*It's still difficult.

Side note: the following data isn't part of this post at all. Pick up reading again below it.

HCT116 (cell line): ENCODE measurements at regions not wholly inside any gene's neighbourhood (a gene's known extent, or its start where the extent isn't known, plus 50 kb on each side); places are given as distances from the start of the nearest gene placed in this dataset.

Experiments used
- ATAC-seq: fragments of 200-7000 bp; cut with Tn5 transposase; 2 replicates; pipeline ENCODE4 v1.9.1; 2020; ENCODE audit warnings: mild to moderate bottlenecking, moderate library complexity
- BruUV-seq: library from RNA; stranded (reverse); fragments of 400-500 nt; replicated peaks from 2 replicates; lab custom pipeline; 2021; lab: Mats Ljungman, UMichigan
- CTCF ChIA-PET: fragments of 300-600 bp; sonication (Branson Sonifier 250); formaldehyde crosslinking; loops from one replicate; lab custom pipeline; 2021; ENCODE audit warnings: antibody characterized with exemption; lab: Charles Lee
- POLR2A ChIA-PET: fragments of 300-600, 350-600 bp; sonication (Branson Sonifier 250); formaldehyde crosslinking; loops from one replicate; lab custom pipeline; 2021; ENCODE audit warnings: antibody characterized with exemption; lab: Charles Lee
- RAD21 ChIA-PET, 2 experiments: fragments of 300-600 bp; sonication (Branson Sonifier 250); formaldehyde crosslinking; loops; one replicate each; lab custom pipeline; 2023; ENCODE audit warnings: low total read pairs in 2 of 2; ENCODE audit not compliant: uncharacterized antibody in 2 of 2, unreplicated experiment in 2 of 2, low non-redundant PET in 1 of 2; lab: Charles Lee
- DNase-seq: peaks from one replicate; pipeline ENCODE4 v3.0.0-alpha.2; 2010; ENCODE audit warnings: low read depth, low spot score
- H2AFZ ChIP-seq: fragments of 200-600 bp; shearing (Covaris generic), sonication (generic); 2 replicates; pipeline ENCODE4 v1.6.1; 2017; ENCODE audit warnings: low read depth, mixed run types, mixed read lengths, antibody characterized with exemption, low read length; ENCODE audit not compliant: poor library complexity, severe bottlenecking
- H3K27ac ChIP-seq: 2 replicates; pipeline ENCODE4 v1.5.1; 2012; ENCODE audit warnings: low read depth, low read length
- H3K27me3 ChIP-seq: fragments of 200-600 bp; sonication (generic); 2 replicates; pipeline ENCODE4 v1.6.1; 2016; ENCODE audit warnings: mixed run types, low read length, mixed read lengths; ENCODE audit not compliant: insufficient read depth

It's difficult for a separate reason, though. It's very easy to be pleasant and compassionate and kind to others, but that doesn't magically make all negativity in the self disappear. Oh, far from it. In some moments, combating someone being negative toward you with compassion is very easy, but I still have my ego, that hasn't gone away. Stress still happens, and builds, and when it builds and doesn't get resolved, it gets released, typically by betraying the virtue of loving-kindness with an expression of anger. But this is where I tie in the willingness to be wrong. Any negative thought or action toward another being, or even toward the self, is wrong. But I try not to be attached to being wrong. Tsem Tulku said in a delightful teaching** years ago "When you come across a difficult situation, don't run. If you run, go back, apologize, and make up for it. Don't run and be quiet. That is an offering to the Buddha." Reacting negatively toward someone could easily be placed in that statement (in regards to "a difficult situation"). I go back, apologize, and make up for it. If it was a time that passed and I will not see that person again, then at least doing something positive with the intention of apology and making up for it will be done. When you (and by you I mean myself) go back to apologize, make certain that it is authentic, that you (again, I mean myself) have let go of the negative attachment, so that your apology and further acts of kindness are untainted.